Watching the sun slip behind the mountains while sipping a beverage will be easier now that licensed patio space in Skier's Plaza is almost doubling in size.
The total patio occupant load in one of Whistler's key plazas is going from 489 patrons to a potential of 828.
On Tuesday council approved two applications to increase patio capacity — one for the Longhorn, the other for the GLC — the two flagship bars at the base of the mountains.
The Longhorn will go from a total patio capacity of 264 persons to a maximum of 360 persons; the GLC similarly will go from a total patio capacity of 225 to 468.
"These are two very large businesses and they're going to get a lot bigger," said Councillor John Grills, adding that their prime locations make them key spots for Whistler's events.
There were, however, concerns about potential increase in noise.
"As Whistler has grown in size, there has been a noticeable increase in the number of incidents of noise disturbance occurring at night in the vicinity of The Carleton Lodge," said V. E. Branhall in a letter to council about the Longhorn's changes to its liquor license.
"I would not wish any changes to the liquor license to be made if that would make the current situation any worse for those staying in the neighbouring accommodation at The Carleton Lodge."
To address noise concerns, the Longhorn, at the base of The Carleton Lodge, will be installing an awning over a portion of the patio. Its amplified music will also be set to a timer to turn off at 10 p.m.
"It is expected that noise mitigation efforts proposed by the Longhorn will address those concerns," said municipal planner Frank Savage.
Councillor Roger McCarthy raised some concerns around timing of the projects. Walking around town this week he noticed that the expansions were already underway.
"To some degree it puts a gun at our head," he said, of council's decision to improve the seat increase after the building expansion.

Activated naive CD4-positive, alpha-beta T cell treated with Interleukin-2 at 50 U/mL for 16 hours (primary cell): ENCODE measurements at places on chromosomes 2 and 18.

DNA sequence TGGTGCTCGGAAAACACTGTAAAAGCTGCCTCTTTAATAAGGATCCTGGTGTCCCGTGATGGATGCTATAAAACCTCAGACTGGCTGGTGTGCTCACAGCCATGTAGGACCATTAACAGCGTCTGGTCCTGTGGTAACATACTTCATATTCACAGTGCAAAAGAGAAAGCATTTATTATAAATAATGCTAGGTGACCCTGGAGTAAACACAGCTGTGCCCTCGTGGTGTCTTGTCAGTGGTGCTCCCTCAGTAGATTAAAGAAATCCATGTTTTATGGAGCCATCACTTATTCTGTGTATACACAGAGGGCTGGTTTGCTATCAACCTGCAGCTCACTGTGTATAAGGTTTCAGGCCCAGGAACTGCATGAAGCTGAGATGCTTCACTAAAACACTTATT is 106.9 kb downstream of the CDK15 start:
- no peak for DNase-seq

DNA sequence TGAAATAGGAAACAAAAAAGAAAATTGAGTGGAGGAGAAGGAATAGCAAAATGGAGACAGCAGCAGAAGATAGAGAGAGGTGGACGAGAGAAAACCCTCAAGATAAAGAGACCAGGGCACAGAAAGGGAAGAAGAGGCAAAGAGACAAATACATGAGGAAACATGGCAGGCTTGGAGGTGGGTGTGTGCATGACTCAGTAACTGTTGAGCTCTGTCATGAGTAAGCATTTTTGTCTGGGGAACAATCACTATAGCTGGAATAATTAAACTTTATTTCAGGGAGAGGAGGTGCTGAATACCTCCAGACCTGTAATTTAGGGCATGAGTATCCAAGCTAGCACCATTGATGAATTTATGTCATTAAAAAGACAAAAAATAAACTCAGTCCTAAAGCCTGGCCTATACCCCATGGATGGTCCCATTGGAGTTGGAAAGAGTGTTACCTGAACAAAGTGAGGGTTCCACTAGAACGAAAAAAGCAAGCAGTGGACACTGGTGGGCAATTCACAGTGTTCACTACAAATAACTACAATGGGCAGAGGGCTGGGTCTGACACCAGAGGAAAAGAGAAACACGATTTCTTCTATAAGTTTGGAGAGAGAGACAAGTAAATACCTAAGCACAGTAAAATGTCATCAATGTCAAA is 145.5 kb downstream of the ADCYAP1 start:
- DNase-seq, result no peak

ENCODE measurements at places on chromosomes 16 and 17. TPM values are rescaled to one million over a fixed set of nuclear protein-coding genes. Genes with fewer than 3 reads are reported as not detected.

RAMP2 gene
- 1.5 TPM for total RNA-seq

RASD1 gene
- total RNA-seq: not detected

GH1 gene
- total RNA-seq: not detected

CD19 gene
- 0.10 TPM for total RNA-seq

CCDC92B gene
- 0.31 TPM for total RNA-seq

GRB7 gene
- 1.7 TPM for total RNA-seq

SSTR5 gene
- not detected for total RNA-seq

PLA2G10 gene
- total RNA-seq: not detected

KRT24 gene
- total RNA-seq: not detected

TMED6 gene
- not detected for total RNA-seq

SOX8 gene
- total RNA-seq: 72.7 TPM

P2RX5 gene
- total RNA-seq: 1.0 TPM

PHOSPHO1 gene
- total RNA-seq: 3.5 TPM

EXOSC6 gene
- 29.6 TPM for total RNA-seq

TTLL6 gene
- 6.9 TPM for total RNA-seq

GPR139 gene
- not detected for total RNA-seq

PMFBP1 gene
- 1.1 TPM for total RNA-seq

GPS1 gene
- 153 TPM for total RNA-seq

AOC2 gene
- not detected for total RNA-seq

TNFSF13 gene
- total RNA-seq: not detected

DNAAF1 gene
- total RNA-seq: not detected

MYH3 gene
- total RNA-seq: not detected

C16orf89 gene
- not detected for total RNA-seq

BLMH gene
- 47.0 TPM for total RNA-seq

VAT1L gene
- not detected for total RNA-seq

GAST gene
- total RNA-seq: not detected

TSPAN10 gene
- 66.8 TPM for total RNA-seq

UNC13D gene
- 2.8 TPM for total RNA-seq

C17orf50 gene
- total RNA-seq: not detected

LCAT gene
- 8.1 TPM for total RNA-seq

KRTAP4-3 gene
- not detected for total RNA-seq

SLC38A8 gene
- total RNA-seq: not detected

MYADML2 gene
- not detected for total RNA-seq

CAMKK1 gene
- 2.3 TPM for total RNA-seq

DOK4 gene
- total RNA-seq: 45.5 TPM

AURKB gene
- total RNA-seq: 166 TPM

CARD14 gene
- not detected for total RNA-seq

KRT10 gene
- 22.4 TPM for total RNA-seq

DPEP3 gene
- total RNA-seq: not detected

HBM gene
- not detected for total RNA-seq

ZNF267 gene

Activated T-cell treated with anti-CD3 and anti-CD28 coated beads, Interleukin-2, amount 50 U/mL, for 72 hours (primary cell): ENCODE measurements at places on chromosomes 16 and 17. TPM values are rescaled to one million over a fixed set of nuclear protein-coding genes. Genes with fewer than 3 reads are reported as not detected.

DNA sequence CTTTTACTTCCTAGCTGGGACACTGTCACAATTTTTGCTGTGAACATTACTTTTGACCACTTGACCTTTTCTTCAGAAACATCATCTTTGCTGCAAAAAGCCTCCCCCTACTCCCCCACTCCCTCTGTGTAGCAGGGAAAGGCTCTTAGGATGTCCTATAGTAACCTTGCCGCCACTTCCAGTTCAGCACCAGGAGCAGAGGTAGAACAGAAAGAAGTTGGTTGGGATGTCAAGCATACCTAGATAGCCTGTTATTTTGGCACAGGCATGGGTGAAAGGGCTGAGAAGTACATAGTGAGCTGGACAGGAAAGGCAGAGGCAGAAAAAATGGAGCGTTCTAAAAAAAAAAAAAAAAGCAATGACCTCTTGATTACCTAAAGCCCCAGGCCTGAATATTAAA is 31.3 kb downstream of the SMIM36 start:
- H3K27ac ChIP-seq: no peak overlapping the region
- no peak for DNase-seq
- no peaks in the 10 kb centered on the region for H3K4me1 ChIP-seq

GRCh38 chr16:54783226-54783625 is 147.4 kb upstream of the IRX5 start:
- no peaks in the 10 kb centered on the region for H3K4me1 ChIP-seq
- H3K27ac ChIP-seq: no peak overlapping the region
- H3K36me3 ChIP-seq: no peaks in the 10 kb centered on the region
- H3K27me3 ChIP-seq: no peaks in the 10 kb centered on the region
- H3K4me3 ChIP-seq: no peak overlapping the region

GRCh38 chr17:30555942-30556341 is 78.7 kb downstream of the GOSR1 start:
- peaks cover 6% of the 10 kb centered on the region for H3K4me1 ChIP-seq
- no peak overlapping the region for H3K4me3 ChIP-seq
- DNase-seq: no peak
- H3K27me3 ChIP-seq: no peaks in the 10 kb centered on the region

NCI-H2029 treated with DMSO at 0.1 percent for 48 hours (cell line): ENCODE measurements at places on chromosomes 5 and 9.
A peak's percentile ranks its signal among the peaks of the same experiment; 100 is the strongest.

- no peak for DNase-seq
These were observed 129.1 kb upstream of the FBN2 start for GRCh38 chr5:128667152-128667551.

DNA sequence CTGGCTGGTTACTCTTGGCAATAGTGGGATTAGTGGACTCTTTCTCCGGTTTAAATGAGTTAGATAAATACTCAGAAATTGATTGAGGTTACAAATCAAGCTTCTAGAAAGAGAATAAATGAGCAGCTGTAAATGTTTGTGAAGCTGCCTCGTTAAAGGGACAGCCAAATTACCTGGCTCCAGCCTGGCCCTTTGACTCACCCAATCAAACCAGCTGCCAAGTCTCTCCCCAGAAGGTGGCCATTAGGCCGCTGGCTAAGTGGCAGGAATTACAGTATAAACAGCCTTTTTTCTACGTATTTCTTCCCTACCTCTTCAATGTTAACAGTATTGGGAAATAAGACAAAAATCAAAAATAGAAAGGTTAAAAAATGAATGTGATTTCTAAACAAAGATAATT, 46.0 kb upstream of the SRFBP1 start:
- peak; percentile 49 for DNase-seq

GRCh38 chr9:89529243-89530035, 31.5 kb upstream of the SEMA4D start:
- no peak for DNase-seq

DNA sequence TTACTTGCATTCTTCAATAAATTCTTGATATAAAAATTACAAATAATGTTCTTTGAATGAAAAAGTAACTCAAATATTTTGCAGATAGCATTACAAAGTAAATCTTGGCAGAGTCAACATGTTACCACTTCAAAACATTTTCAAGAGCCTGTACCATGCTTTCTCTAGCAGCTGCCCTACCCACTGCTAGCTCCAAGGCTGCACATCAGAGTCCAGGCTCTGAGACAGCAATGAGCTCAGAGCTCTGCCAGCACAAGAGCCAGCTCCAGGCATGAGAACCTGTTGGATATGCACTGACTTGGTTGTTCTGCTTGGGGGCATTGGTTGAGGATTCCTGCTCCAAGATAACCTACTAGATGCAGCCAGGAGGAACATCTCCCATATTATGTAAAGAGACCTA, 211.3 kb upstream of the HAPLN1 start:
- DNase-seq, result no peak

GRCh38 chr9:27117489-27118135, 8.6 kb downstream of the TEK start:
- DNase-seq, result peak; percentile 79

Staff explained that there is an approved development permit for upgrades to the Carleton Lodge building.
The Longhorn owners can enlarge their space, but still need council approval before increasing the occupant load.
The GLC is adding a new patio to its space — the same platform area that has been temporarily licensed for festival and events.
The existing patio can be licensed for a higher occupant load.
The report to council states: "The proposed increase in patio capacity from 225 to 468 is significant. The applicant's letter, however, states their intention is to operate the patio with a maximum of 375 persons, based on the most efficient layout for guest experience and the demands placed upon the kitchen and bar."
Council also approved a change to the GLC's liquor service from 11 a.m. to 1 a.m. to 9 a.m. to 1 a.m.
Council has given the nod to a Special Occasion License (SOL) at Whistler Olympic Plaza on Saturday June 21 for a Tough Mudder expo event.
The Welcome Mudders event, which will be produced in partnership with Gibbons Life, will give athletes and spectators the chance to explore a local business expo and buy a beer or two after the competition in the Callaghan Valley.
The SOL service area will be a fenced-in portion of the plaza and the beer, two per person, will be sold from 2 to 6 p.m.
"The idea is that this is a flow through," said Bob Andrea during his presentation to council Tuesday.
The restrictions on beer and the timing of the event is designed to entice people through on their way to their hotels before going back out to the rest of the village for dinner and drinks.
Tough Mudder, the military-style obstacle course, returns to Whistler in June, drawing roughly 25,000 participants. Last year the event had an economic impact of $7.5 million in the province, with $4.2 million of that occurring in Whistler.